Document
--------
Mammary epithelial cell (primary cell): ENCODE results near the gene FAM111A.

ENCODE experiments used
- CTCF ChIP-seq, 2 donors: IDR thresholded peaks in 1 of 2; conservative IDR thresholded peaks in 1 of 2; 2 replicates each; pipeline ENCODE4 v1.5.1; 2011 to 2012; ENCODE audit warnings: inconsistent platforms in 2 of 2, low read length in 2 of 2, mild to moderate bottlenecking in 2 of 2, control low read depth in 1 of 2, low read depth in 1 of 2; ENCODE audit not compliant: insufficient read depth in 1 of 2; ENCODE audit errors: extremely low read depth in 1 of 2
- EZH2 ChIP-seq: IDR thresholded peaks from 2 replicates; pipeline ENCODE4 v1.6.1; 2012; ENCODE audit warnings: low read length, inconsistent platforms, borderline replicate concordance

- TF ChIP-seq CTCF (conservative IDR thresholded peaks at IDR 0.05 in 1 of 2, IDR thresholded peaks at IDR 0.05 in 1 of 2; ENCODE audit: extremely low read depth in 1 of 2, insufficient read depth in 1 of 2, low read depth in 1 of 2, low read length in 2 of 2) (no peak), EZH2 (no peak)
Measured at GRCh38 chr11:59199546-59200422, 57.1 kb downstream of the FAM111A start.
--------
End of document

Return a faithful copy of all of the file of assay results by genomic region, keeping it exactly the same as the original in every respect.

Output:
Mammary epithelial cell (primary cell): ENCODE results near the gene FAM111A.

ENCODE experiments used
- CTCF ChIP-seq, 2 donors: IDR thresholded peaks in 1 of 2; conservative IDR thresholded peaks in 1 of 2; 2 replicates each; pipeline ENCODE4 v1.5.1; 2011 to 2012; ENCODE audit warnings: inconsistent platforms in 2 of 2, low read length in 2 of 2, mild to moderate bottlenecking in 2 of 2, control low read depth in 1 of 2, low read depth in 1 of 2; ENCODE audit not compliant: insufficient read depth in 1 of 2; ENCODE audit errors: extremely low read depth in 1 of 2
- EZH2 ChIP-seq: IDR thresholded peaks from 2 replicates; pipeline ENCODE4 v1.6.1; 2012; ENCODE audit warnings: low read length, inconsistent platforms, borderline replicate concordance

- TF ChIP-seq CTCF (conservative IDR thresholded peaks at IDR 0.05 in 1 of 2, IDR thresholded peaks at IDR 0.05 in 1 of 2; ENCODE audit: extremely low read depth in 1 of 2, insufficient read depth in 1 of 2, low read depth in 1 of 2, low read length in 2 of 2) (no peak), EZH2 (no peak)
Measured at GRCh38 chr11:59199546-59200422, 57.1 kb downstream of the FAM111A start.